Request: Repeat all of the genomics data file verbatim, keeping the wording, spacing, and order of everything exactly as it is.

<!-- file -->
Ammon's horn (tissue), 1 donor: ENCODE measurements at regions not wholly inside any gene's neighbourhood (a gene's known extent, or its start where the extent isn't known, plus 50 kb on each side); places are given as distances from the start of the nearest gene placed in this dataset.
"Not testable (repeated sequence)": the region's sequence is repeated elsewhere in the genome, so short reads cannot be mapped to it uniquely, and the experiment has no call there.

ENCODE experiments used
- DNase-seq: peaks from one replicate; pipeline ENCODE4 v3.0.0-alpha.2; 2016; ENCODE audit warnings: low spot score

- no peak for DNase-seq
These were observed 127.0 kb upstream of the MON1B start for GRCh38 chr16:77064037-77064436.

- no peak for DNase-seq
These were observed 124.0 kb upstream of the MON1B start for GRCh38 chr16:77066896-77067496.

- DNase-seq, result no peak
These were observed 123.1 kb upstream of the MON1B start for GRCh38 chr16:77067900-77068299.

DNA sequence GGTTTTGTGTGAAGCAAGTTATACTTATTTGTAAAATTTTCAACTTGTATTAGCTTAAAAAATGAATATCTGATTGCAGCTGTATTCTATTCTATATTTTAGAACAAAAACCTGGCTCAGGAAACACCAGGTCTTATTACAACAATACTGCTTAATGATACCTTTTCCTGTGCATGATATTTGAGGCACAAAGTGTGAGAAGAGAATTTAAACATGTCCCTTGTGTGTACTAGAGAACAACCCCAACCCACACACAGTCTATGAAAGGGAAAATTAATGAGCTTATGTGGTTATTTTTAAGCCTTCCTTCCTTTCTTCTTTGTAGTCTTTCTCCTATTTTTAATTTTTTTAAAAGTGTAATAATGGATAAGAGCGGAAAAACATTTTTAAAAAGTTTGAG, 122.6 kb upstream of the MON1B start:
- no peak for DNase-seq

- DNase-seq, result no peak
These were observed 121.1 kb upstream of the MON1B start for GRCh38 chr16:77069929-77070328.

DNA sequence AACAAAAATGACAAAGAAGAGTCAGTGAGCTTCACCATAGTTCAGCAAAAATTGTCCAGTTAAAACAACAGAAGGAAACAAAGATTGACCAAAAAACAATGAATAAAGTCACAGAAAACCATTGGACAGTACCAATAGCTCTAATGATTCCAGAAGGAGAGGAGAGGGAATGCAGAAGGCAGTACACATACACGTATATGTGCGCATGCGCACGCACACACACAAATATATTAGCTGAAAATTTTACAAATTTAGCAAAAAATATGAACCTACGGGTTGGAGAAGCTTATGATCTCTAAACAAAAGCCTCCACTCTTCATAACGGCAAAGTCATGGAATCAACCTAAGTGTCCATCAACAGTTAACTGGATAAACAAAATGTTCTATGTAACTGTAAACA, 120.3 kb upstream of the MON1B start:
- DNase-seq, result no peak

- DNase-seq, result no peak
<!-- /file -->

Ammon's horn (tissue), 1 donor: ENCODE measurements at regions not wholly inside any gene's neighbourhood (a gene's known extent, or its start where the extent isn't known, plus 50 kb on each side); places are given as distances from the start of the nearest gene placed in this dataset.
"Not testable (repeated sequence)": the region's sequence is repeated elsewhere in the genome, so short reads cannot be mapped to it uniquely, and the experiment has no call there.

ENCODE experiments used
- DNase-seq: peaks from one replicate; pipeline ENCODE4 v3.0.0-alpha.2; 2016; ENCODE audit warnings: low spot score

- no peak for DNase-seq
These were observed 127.0 kb upstream of the MON1B start for GRCh38 chr16:77064037-77064436.

- no peak for DNase-seq
These were observed 124.0 kb upstream of the MON1B start for GRCh38 chr16:77066896-77067496.

- DNase-seq, result no peak
These were observed 123.1 kb upstream of the MON1B start for GRCh38 chr16:77067900-77068299.

DNA sequence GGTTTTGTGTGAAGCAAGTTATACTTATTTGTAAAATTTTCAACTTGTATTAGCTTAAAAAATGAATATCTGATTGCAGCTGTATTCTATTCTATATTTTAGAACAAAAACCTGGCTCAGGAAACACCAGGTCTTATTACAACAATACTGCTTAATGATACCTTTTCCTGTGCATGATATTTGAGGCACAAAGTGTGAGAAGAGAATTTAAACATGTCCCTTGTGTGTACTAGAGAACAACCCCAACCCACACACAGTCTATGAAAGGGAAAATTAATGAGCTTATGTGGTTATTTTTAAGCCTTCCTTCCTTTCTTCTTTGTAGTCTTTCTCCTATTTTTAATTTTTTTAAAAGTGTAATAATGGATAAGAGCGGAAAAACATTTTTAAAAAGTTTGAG, 122.6 kb upstream of the MON1B start:
- no peak for DNase-seq

- DNase-seq, result no peak
These were observed 121.1 kb upstream of the MON1B start for GRCh38 chr16:77069929-77070328.

DNA sequence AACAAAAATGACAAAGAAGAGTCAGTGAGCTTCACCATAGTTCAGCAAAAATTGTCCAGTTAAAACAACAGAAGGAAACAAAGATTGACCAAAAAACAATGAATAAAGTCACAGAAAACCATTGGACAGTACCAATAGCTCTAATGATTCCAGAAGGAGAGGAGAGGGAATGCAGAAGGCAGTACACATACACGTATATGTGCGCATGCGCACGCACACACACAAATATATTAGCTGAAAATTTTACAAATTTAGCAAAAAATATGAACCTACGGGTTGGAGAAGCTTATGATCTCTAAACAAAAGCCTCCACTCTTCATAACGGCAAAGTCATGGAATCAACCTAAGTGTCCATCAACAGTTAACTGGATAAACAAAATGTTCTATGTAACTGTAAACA, 120.3 kb upstream of the MON1B start:
- DNase-seq, result no peak

- DNase-seq, result no peak